The Telephone: A Barrier to Telecommunications Access?

A history of telecommunications and their impact on the disability community.

My earliest experience of the telephone while growing up in South Africa, was the close bond my parents had with my neighbors. I suspect that the main reason for this close bond is that my parents are both Deaf. While the previous two sentences may appear to be disconnected, let me expand on this. Often, I would see my mother or father writing notes in a notepad before going over to our neighbors, to ask them to make telephone calls for them. These calls were out of necessity, to make appointments with doctors, banks, and utility companies as well as calling electricians or plumbers. It was when I realized that being Deaf had its limitations when it came to using the telephone. As an avid reader, I read that Alexander Graham Bell—the inventor of the telephone—was a speech therapist and had a deaf mother and a deaf wife. This impressed me as I was also Deaf, and I went to speech therapy on a weekly basis.

In 1981, a momentous event happened, our family got one of the first TTYs (TeleTYpewriters) in South Africa. I remember my father bringing home a Krown Research Porta-Printer imported from the USA. We used our new TTY to call our Deaf friends who had also purchased TTYs. It was a small device, the size of a 15” laptop. Our first TTY looked so modern and high tech at that time. In retrospect, it was quite cumbersome, bulky, and antiquated. Over time between the early 1980s and 2000, many Deaf people bought TTYs in South Africa. The downside was that TTYs could only communicate with other people who also had TTYs. We still relied on our neighbors to make telephone calls for us. This was because we still could not communicate directly with people in general. TTYs did not have text-to-speech abilities at that time. See my blog on Speech Recognition – A Game Changer from October 2020.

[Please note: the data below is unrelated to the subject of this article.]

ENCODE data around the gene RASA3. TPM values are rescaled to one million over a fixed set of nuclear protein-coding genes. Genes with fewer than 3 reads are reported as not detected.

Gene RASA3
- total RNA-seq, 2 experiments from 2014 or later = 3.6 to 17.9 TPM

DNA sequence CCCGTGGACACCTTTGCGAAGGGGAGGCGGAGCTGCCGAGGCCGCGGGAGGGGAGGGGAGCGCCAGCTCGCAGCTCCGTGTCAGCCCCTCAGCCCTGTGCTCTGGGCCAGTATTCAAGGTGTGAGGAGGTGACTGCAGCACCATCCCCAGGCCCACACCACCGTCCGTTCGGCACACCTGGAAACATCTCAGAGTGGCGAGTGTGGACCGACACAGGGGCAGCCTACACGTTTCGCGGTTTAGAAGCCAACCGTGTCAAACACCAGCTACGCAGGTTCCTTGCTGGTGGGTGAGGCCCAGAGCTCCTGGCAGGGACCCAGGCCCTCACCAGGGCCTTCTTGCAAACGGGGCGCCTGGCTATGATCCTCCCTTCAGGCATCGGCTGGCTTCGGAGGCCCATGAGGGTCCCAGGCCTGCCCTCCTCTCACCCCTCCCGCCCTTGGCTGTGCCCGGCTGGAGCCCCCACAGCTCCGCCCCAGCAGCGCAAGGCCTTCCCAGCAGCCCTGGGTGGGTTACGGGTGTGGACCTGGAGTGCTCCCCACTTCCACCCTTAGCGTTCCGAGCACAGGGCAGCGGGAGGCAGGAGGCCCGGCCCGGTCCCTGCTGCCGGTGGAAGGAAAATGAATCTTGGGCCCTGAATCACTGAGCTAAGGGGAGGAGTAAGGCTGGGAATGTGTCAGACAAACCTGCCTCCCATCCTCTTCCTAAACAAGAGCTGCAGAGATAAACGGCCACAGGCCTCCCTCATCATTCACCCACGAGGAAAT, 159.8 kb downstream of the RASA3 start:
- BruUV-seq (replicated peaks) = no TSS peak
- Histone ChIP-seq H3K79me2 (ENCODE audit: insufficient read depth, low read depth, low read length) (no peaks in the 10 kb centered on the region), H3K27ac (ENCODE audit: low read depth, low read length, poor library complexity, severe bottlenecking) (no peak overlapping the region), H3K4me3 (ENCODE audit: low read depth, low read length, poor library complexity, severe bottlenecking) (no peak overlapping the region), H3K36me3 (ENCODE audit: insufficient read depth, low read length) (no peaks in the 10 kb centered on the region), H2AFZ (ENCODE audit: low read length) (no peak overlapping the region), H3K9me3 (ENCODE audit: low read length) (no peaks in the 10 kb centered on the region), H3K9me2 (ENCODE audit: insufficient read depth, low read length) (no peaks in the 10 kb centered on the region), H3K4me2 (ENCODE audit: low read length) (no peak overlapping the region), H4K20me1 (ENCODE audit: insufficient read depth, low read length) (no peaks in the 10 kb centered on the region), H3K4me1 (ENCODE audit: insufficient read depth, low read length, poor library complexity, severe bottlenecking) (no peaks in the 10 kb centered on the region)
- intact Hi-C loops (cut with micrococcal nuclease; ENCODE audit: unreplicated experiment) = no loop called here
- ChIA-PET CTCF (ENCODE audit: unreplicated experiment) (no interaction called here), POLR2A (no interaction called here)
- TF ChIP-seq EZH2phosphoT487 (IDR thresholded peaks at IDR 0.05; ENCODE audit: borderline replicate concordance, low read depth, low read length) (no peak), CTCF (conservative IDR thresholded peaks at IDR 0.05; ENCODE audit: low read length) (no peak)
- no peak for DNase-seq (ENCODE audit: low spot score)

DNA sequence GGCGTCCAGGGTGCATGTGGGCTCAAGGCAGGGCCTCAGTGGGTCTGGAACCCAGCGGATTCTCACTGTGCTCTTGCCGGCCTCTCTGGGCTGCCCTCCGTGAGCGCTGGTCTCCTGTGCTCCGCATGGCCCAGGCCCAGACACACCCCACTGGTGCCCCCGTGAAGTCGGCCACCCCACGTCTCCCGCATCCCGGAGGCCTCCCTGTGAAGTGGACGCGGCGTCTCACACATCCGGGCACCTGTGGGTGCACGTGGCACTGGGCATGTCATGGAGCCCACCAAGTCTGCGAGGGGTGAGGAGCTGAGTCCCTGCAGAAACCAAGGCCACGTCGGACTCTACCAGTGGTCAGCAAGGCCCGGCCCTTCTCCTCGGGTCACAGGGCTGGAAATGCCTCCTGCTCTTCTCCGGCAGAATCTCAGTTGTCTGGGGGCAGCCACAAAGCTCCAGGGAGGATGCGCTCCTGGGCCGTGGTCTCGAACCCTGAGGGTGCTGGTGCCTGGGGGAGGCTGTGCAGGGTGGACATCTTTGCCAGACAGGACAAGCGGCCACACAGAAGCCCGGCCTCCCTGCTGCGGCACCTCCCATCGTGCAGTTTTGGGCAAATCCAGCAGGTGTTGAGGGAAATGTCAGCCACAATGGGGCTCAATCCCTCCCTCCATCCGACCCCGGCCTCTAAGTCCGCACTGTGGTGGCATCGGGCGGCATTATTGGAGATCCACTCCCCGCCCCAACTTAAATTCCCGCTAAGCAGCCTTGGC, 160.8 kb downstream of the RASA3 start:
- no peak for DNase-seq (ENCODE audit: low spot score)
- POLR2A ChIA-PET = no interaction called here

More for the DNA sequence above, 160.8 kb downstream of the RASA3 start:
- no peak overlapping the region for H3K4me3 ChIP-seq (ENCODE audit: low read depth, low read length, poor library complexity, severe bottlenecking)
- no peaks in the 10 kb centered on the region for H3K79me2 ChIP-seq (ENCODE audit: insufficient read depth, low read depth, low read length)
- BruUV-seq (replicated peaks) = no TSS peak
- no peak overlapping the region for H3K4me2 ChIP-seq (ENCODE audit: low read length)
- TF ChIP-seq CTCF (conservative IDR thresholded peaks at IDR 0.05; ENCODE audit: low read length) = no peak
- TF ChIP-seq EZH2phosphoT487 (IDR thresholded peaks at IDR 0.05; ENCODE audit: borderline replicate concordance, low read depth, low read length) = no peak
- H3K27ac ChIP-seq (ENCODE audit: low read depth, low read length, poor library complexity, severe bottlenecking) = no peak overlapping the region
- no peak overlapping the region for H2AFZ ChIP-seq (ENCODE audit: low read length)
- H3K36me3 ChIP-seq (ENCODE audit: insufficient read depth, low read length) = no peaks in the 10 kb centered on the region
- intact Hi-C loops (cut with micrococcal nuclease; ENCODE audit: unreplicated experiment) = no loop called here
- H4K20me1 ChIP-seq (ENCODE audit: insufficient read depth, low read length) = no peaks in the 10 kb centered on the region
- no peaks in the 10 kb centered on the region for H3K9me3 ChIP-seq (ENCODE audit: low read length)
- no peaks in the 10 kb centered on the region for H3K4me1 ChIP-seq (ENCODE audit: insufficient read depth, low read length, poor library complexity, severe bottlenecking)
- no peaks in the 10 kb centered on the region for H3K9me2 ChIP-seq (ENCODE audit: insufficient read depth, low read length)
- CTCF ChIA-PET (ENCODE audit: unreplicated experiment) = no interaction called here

Three photos showing the evolution of the TTY over time with first black and white photo on left showing James Marsters, one of the inventors of the TTY, the second black and white photo shows a lady typing on a Krown Research PortaPrinter, last color photo on right shows a newer and smaller TTY with a LCD screen
The evolution of the TTY over time: James Marsters, one of the inventors of the TTY (left), a Krown Research PortaPrinter (middle), a newer and smaller TTY with a LCD screen (right).

Let me tell you why and how the telephone was a barrier for Deaf people everywhere. Because of my love for reading and my insatiable curiosity, I was often asking why and how. When I learned about Alexander Graham Bell's work with Deaf people, I became curious about the origins of the telephone. I learned that Bell had wanted to invent a hearing aid for his mother and wife but invented the telephone by accident. Hundreds of years before the telephone, people used ear trumpets to hear better. That struck a chord with me as I had hearing aids when I was about 4 years old. These hearing aids were quite bulky being the size of a cigarette pack with two wires leading to miniature speakers that were fitted with earmolds and inserted into my ears to amplify sound.